Except, I’d never figured out who the BBV was.

Maybe I was lazy as I wrote my outline. Maybe I wanted the challenge of plotting on the fly. Maybe I was writing myself into a teensy, tiny corner, because I wanted to make my life exciting for this, my thirty-first novel.

I stopped, about half-way through the manuscript, so I could figure out who the BBV was.  I thought I’d figured it out. I knew the BBV’s name, and his race (in a world filled with a wide range of supernatural creatures, from sphinxes, to vampires, to witches and lots of others.) I reworked my first ten chapters, making them line up and point toward my selected BBV.

Except I was wrong.

I hadn’t figured out what the BBV would do in the last eight chapters. I hadn’t worked out why he was doing the things I’d charged to his account.

Around Chapter Twelve, I reworked my plot, zeroing in on another BBV. I reworked the first twelve chapters and moved forward again.

And I hit a wall at Chapter Fifteen. Lather, rinse, repeat, I refined my BBV yet again. I reworked all the earlier chapters. And that time, I was able to write through to the conclusion of Sarah’s story.

By the time I typed “The End”, I had a 75,000-word novel. And I had 25,000 words of material that no longer fit into Sarah’s story.

It’s not all garbage. Some of it will likely factor into a third Sarah novel, if there is a third Sarah novel. Some of it can be shared with my newsletter subscribers. Some of it was cut and pasted and massaged into the book I actually published.

But the “plotter” part of my brain kept reminding me — for every three words I wrote, I cut one.  I spent hours (and hours and hours and hours) reworking chapters I thought I’d finished long ago. I dawdled down story paths that readers will never imagine.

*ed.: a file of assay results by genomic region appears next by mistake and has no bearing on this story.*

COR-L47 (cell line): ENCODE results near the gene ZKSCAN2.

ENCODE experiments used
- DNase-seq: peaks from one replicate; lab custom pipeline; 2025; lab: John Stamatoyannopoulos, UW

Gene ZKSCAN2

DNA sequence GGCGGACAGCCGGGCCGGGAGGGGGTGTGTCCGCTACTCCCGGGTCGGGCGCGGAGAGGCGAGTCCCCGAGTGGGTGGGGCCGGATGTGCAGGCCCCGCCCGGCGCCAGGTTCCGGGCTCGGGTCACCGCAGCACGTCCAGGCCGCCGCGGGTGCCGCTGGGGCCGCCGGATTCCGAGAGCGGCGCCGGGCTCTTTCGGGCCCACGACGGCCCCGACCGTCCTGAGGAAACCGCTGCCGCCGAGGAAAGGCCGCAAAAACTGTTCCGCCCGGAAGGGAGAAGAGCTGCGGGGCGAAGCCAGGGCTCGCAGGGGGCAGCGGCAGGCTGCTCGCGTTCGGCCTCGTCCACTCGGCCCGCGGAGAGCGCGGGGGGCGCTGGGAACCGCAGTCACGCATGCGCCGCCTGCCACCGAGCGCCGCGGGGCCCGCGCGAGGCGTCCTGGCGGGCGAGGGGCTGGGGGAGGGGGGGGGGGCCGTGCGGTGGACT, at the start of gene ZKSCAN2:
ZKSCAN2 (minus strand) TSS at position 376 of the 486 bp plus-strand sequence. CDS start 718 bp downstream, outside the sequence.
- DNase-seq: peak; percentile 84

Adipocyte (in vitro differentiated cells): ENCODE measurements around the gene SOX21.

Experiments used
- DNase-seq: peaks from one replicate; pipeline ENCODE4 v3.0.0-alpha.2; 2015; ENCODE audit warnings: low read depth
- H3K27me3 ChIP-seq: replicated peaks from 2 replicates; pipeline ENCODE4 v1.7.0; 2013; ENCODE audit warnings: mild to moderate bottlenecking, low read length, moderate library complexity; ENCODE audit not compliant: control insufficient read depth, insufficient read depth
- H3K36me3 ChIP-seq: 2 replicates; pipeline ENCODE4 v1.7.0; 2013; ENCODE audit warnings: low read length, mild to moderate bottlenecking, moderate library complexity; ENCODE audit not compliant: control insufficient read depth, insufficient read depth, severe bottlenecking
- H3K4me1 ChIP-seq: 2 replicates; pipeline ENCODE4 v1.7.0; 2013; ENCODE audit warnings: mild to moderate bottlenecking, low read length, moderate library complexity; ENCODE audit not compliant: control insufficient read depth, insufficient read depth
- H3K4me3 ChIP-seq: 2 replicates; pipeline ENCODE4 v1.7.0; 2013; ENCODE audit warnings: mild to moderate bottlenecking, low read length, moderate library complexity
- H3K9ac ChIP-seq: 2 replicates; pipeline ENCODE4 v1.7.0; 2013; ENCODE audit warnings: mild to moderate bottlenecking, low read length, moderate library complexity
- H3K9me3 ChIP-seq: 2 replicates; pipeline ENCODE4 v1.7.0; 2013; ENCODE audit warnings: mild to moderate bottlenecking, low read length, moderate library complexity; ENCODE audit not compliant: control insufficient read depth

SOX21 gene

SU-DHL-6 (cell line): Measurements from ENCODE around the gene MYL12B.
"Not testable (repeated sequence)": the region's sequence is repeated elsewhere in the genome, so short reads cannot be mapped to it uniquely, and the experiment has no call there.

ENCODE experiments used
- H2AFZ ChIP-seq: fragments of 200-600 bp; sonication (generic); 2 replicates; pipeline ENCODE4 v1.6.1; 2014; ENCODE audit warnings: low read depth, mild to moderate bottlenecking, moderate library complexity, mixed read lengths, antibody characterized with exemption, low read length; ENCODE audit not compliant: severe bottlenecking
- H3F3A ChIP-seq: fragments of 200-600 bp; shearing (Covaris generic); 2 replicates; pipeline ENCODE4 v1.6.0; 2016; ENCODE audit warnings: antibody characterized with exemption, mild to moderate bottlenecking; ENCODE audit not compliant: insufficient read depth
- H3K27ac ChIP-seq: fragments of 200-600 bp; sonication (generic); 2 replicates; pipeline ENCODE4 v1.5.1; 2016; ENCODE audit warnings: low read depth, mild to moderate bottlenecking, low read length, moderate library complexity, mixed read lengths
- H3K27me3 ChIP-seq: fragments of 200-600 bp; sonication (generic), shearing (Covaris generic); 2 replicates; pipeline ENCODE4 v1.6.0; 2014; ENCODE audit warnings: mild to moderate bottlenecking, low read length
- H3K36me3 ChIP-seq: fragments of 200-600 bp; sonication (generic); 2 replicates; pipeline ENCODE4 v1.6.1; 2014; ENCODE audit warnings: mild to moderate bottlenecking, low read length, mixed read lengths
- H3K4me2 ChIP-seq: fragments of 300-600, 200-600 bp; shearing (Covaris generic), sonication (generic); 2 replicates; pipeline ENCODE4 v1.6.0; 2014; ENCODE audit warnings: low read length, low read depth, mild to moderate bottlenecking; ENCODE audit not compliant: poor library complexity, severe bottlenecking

I’m thrilled with the way Law and Murder turned out. It’s a strong novel, true to its main character. The magic system works. The plot holds together.

And I’m much better able to understand how my pantser compatriots write their own work. When I teach writing classes and people ask questions about process from a pantsing perspective, I’m far better equipped to answer.

Will I pants again?

Not if I can possibly help it. It was an exhausting process. I spent several literally sleepless nights, trying to regain the mileposts I thought I’d passed, when they turned out to belong on a different path than the one I actually needed to travel. I felt like my writing was out of control, like Sarah and her world were driving the story, instead of me.

But is the book a good one?  Reviewers seem to think so — the book is averaging five stars. People say the writing is fresh, that Sarah’s story is strong. So my challenge going forward is to keep that energy, to control it in a way that consistently feels productive as I write.

If you’re a writer, are you a plotter or a pantser? If you’re a reader, can you tell an author’s process? Do you think it makes a difference with regard to genre? (Are light paranormal authors more or less likely to pants than mystery writers? Than romance writers? Than thriller writers?)

You can check out Sarah’s story for yourself, and tell me if you think my plot ultimately holds together!